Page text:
Should fox humor exist, she’s definitely got it! As well as a huge fox heart. When her big sister left the parental territory, she decided, against all fox mores, to come along. As a reward for room and board she treated her sister with a daily cleanup.

When the Queen Mum died, she became alpha fox willy-nilly. Someone’s got to do the job, right? From airy joker, she turned into a lady who knows the ropes. By resolutely wiping mothers lovers from the territory, she claimed direct order. She may be one of the smallest foxes, but size does not matter in fox country. Owning the biggest mouth does.

Motto: It’s a Woman’s World.



Being the smallest and weakest of the litter, she worked her way up to crowd pleaser. Rightly so. She had tough competition to her beauty queen mum, but won the race on character points.

With her uniqueness, she became the uncrowned princess of the dunes. And despite her slightly misshapen jaw and unfoxy coat, she was a beauty as well. She proved that an animal has a free will and is able to make her own personal choices.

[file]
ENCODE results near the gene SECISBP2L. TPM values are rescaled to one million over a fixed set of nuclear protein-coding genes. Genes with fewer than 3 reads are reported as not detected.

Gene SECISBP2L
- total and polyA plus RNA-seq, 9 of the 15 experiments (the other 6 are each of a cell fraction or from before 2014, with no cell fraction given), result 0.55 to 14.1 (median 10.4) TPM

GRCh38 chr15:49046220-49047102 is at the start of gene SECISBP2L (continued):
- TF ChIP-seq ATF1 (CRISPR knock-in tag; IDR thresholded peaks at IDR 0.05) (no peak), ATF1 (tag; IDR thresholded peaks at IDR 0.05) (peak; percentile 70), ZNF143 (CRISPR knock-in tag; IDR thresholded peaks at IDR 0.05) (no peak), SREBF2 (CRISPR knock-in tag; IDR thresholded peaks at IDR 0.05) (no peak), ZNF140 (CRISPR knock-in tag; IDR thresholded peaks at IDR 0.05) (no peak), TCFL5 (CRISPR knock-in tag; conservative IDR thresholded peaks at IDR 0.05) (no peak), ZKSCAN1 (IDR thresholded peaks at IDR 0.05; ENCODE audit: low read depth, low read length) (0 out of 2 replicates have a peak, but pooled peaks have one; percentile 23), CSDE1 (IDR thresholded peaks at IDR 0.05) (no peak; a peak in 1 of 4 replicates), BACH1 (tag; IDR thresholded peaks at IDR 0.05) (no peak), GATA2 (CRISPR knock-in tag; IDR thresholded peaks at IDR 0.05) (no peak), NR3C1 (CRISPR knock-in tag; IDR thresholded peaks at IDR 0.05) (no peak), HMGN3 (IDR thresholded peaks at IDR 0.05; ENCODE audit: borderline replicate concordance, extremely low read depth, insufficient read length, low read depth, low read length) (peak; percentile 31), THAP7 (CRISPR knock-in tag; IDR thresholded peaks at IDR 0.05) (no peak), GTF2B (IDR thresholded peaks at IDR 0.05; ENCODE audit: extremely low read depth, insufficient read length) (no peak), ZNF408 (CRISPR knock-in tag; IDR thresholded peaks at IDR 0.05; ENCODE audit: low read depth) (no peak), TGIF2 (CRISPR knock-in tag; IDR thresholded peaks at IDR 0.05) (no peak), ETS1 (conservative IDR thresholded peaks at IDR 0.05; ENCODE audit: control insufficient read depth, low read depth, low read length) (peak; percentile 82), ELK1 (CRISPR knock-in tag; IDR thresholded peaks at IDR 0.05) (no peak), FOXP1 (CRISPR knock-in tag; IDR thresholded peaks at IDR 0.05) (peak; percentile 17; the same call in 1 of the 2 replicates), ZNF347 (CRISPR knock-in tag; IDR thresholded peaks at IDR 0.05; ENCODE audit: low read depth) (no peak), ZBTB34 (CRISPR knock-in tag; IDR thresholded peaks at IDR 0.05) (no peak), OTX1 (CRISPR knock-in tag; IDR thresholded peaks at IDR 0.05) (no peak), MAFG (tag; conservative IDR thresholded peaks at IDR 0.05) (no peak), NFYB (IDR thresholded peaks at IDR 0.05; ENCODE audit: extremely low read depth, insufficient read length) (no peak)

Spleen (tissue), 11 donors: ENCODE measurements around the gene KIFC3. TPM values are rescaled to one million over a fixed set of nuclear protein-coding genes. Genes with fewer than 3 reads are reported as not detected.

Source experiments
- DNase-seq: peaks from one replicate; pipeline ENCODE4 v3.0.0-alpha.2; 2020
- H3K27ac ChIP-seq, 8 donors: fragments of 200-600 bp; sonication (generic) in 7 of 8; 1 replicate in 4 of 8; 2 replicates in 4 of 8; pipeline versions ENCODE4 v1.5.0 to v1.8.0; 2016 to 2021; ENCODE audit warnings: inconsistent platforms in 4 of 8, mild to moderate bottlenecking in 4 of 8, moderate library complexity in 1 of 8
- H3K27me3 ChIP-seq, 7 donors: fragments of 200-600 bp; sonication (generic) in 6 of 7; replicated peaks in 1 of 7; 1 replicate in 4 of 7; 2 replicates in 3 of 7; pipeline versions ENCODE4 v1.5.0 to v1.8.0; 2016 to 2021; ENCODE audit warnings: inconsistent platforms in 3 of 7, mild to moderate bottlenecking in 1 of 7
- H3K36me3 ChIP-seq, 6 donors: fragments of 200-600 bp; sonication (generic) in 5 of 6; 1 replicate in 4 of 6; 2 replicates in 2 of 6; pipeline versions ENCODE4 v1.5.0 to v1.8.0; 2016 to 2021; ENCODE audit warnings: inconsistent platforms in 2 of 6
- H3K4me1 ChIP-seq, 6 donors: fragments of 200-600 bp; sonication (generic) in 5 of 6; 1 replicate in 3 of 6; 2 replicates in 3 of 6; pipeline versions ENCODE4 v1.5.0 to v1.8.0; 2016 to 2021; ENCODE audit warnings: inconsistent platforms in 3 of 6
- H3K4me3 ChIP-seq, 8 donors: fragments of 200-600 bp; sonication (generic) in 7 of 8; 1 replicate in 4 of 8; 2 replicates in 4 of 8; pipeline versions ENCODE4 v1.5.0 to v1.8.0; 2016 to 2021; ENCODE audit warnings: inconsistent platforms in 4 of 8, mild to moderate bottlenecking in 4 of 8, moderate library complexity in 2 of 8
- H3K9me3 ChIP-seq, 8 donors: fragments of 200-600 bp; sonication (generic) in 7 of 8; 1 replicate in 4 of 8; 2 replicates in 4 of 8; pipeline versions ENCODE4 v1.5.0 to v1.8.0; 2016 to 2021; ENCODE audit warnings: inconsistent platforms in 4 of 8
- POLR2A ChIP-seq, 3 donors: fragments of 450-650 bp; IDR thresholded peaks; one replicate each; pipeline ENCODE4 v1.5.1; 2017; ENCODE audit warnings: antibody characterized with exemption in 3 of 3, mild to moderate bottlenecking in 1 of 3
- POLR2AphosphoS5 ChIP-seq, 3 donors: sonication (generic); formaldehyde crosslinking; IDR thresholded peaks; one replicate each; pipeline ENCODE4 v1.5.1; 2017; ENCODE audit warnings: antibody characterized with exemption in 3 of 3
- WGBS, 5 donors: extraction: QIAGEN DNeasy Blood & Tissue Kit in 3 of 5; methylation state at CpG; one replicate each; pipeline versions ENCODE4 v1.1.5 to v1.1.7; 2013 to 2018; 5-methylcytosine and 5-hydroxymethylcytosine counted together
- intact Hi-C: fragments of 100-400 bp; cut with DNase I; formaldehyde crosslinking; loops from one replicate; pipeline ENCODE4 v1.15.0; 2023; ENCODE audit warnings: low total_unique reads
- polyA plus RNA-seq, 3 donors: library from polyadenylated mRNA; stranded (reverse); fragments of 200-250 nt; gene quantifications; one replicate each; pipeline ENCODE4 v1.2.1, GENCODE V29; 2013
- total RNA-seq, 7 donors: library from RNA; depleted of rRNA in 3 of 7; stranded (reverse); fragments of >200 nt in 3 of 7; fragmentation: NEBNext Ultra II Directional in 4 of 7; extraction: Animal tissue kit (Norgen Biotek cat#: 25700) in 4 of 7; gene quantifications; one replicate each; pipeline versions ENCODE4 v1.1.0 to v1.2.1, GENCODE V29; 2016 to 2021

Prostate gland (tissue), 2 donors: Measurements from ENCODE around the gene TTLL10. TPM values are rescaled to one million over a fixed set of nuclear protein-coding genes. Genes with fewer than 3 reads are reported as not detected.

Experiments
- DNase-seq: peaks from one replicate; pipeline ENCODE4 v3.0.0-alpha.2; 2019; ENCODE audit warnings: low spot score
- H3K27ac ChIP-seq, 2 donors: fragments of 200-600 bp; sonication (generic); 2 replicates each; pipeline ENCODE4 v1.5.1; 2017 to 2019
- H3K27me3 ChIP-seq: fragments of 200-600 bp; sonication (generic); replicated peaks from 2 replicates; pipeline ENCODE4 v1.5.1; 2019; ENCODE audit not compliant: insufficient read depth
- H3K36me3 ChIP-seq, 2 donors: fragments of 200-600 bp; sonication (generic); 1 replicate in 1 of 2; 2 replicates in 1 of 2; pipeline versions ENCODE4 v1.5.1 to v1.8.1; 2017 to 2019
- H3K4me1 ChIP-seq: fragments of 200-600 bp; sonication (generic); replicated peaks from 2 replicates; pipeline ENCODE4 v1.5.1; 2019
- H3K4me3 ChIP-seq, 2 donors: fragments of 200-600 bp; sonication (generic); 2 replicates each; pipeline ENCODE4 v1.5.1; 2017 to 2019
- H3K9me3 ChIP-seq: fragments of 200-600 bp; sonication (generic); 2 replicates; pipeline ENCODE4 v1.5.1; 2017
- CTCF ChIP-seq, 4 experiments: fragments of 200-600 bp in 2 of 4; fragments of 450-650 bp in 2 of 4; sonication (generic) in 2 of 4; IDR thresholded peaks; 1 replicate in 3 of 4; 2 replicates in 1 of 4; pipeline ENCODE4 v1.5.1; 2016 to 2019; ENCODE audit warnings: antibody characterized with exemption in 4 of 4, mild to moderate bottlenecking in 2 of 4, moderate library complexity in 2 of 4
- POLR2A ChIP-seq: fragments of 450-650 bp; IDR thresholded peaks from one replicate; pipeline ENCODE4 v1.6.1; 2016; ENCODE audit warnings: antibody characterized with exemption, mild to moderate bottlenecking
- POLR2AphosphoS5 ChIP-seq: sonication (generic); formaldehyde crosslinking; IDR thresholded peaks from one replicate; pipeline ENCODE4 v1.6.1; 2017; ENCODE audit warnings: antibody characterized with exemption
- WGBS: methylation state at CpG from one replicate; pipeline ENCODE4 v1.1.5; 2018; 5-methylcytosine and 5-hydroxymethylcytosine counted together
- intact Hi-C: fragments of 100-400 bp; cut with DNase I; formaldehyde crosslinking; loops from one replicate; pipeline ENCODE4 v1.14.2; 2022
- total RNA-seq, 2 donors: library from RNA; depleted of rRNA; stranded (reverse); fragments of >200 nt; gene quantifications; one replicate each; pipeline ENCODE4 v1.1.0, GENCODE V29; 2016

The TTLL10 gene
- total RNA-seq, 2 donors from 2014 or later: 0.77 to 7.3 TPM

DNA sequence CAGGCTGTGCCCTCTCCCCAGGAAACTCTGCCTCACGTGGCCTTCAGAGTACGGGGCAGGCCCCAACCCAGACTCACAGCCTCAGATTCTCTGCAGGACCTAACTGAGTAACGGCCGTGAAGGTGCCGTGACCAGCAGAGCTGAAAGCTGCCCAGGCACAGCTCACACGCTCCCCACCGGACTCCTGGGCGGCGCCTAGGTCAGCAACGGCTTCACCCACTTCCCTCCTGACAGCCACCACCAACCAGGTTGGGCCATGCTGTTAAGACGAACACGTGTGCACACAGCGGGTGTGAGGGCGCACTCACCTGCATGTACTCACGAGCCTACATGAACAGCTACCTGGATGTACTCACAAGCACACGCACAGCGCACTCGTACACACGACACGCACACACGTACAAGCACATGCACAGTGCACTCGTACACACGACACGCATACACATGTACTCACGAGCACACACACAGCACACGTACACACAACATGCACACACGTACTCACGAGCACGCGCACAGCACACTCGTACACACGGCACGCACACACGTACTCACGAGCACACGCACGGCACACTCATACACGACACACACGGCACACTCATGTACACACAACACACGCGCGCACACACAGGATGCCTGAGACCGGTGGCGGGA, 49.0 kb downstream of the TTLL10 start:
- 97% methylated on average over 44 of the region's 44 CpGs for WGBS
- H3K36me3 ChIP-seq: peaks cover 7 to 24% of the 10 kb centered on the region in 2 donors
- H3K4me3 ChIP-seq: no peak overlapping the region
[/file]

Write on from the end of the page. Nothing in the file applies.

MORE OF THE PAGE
Motto: I Did it my Way.

Old Dog Fox


When I first met him he was already very old. As one happy grandpa on a bench at the jeu de boules, he was sitting in the sun. With a face only a mother could love and his unabashed attitude, he made me laugh.

Had he been a human I’m convinced he would, like an old expired hippy, go on and on about his childhood mischiefs.

Motto: Happy happy joy joy.

Serious Fox


The most respectable fox of the class. Unlike almost all other foxes, she actually has no bad habits at all. Therefore, she’s the only one who actually behaves by the book and does exactly what you would expect from a red fox: she hunts mice, she sleeps, she eats, she cares for posterity, brings them up and chases her boys away as soon as they reach adolescence.